When I approached her, I just blurted out, "Why aren't you at work?" It sounded so cold even to me. I just couldn't keep my feelings in.
"Because I'm here. And watch your tone!" she snapped back. "Look, Yasmin, I know you've been avoiding me. You've been stayin' in your room, having your head stuck in some book, or talkin' on the phone with your little friends. But we need to talk about this. Your dad and I are tryin' not to move until the end of the semester, but we may have to move sooner. It all depends on what happens with this job he's tryin' to get. Life changes and you might not like it, but you've gotta be able to roll with it and adjust to survive."
"All right, Mom." I said whatever I could just so she could stop talking about the move. Right now the attention needed to be on my brothers' game.
"Look at 'em," she said with a frustrated tone. "Your brothers are gettin' beat down bad. Pick up the game, boy!" she yelled out. "York, get the rebound! Hey, Coach, you need to get Yancy up off the bench and maybe y'all would do better!" she shouted.
"Mom!" I said, feeling embarrassed and wanting her to calm down.
"I'm just tellin' the truth."
When the game was over, our team didn't win. Myrek and my brothers were really upset. Mom went to my brothers and tried to give them pointers. But neither of them wanted to hear it. It's like she was mad at all of us for being mad about moving. And her over-the-top frustration was getting the best of her.
When he didn't come up to me, I went over to Myrek. Trying to cheer him up, I said, "It's okay. You'll get 'em next time."
"Yeah, but will you even be here to see it?"
I couldn't believe this! One of my brothers, I didn't know which one, had opened his big mouth. We all agreed that I'd be the one to tell Myrek about us moving.
All I could say to him was, "I didn't wanna talk about it, Myrek. I didn't wanna bring it up because it makes me mad. I don't wanna move. Okay? And no matter what you say about the situation, it's gonna hurt my feelings."
"I don't understand. What do you mean?" Myrek asked me, wiping the sweat from his brow.
I tried to explain the way I felt. "If you tell me you'll miss me, then I'll be sad. If you tell me that it's gonna be okay because life goes on and we're too young to have anything serious anyway, then I'm gonna be bummed out too. Nothin' you say is gonna make me feel better about this move."
Then he grabbed my hand, and I saw his eyes beginning to tear up. "I don't need to say anything. Can't you tell by my face how I feel about you movin' away?"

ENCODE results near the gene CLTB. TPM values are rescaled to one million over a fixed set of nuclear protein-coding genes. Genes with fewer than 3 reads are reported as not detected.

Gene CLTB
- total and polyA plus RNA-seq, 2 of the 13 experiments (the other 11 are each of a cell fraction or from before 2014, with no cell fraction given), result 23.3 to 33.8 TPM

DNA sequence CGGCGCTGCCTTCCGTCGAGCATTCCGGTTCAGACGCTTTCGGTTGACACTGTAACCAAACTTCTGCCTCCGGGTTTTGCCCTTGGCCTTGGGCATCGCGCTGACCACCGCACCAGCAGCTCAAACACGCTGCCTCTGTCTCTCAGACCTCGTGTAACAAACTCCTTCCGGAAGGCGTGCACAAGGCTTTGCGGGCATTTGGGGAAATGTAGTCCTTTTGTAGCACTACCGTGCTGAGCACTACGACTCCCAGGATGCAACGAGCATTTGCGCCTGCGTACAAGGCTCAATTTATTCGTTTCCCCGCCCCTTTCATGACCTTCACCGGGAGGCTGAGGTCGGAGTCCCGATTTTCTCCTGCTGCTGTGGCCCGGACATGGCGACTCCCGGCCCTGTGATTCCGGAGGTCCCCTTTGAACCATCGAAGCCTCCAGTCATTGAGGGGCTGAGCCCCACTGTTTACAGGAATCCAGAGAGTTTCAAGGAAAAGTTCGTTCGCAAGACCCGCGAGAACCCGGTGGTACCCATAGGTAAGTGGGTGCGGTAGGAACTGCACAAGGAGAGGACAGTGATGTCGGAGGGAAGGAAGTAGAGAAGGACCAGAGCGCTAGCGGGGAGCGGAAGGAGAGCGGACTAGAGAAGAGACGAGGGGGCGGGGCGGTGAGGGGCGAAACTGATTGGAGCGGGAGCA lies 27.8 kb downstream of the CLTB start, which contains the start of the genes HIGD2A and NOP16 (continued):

As a tear, mixed with the sweat already on his face, dropped from his eye, I knew that he was bummed out too. I'm sure some of it had to do with them losing the game and with him missing some free throws. But why in the world did I have to have such bad news?
Lord, I thought, please fix this. I can't stand anything else clobbering my world down.
* * *
I was so glad when classes finally started. I needed to get away from all the tension that was going on in my home. Mom was into planning her future, so she was preoccupied. There were boxes all around the apartment as we prepared to move. My brothers were tied up with their basketball practice and actually getting along for a change. They didn't have time to hang out with me. So, for the most part, I was left alone with my thoughts. But I knew school would keep me occupied until it was time for me to leave.
I had just left the counselor's office after getting my new schedule when I bumped into someone. I looked up and couldn't help but stare. This new guy was cute. We just laughed at our slight collision.
"I'm sorry. I'm so clumsy," he said in the most polite manner I've ever seen on a ninth-grade boy.
I could see the developing muscles poking from under his sweater. But I had to stop staring before people reported back to Myrek that I was looking at this kid a little too hard.
"So, you're new here, huh?" I asked. "I haven't seen you around before."
"Yeah, I'm the new kid on the block."
"Where did you come from?" I asked.
Excerpted from Enjoying True Peace by Stephanie Perry Moore, Kathryn Hall. Copyright © 2010 Stephanie Perry Moore. Excerpted by permission of Moody Publishers.
All rights reserved. No part of this excerpt may be reproduced or reprinted without permission in writing from the publisher.
Excerpts are provided by Dial-A-Book Inc. solely for the personal use of visitors to this web site.
Table of Contents
ContentsChapter 1 Darker Days Come,
Chapter 2 Holder of Pain,
Chapter 3 Disrupter Never Prevails,
Chapter 4 Calmer Feelings Rule,
Chapter 5 Jumper to Conclusions,
Chapter 6 Helper Needs Help,
Chapter 7 Stranger Things Happen,
Chapter 8 Stumbler over Words,
Chapter 9 Stricter than Before,
Chapter 10 Crazier from It,
Chapter 11 Supporter of Truth,
Chapter 12 Brighter Days Come,